I just found a $625.00 charge on my credit card for Disneyland tickets made 30 days ago. Someone must have had a good time, too bad it wasn’t my family! US Bank says they will get the charges removed.

  3. Anonymous

    I hate to say this about an evil company like BOA, but about a month ago for the first time in my life several fraudulent charges were made on my credit card. Within 2-3 hours BOA had notified me via e-mail, I immediately went to their website, saw the fraudulent charges, got the card canceled, the charges were removed and within a couple of days I had a new card. They did a GREAT job.

  4. Anonymous

    I had this happen to me with Bank of America a few months ago. I was in the checkout line at Target WITH MY 3 CHILDREN. It was a different location than I usually shop at (5 miles away) so they thought that was unusual. Just came up as a decline at the register. I had to pull my stuff to the side while I spent TWENTY FIVE minutes on the phone with a rep to get my $250 purchase approved. When I got home I had an email alert from them. How helpful.

    I’m with the pp, I’m pretty sure MY best interest was NOT what they had in mind 🙂

  5. Anonymous

    I’ve never had something like this happen to me but I would be so annoyed that they didn’t have a live person available immediately. What would have happened if it was fraud? I’d be freaking out!

  6. Anonymous

    Fraud alerts aren’t there to protect the consumer. The consumer is on the hook for at most $50 when fraud happens on their credit card, by federal law. This is an annoyance because who it is really protecting is the credit card company.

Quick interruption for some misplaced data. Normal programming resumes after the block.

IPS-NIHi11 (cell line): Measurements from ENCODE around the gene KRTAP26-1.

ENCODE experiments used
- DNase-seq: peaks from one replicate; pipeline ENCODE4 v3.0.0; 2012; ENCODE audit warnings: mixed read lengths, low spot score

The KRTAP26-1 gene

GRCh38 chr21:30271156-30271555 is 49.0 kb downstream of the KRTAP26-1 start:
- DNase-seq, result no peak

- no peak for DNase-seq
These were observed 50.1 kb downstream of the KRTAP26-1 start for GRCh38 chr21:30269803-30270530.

And a further annoyance is that you couldn’t recognize the merchants because their names were changed or too short. This is another fault of the credit card industry. Too many of their systems are decades old.

  7. Anonymous

    BTW, it seems rather stupid that they’d question Disneyland purchases based on the cost and infrequency. Hopefully they’ll figure that out and put an exception in for Disney. I would assume that most of Disney’s customers are infrequent and the costs are relatively high.

  8. Anonymous

    Citibank caught fraudulent charges on my card years ago and they called me and took care of it. So I’m thankful that the banks watch for this stuff. I’ve had fraud alerts from banks more than once since then and its always been something trivial. Once I bought a nw TV, stereo, and full entertainment system and they called to question the large purchase. I’ve had a few phone calls to question random purchases sense then. Once cause I bought something out of town (while on a trip to visit family). Another time they questioned a $1 purchase because apparently thats a red flag for thieves who use a small purchase to test cards.

  9. Anonymous

    I have a lot of random purchases and sizes and this protection was able to catch the first and only fraudulent charge on my (AMEX) card. (The purchase was A Toys ‘R Us purchase in another state)

    You should probably get to packing rather than complaining about non-issues

  10. Anonymous

    grrr this has happened to me. I’m with you. I like the protection but if they have shoddy customer service, forget it. Net net, I’m on board with it, as I have had my card swiped recently with a bunch of random charges, which got denied for this reason.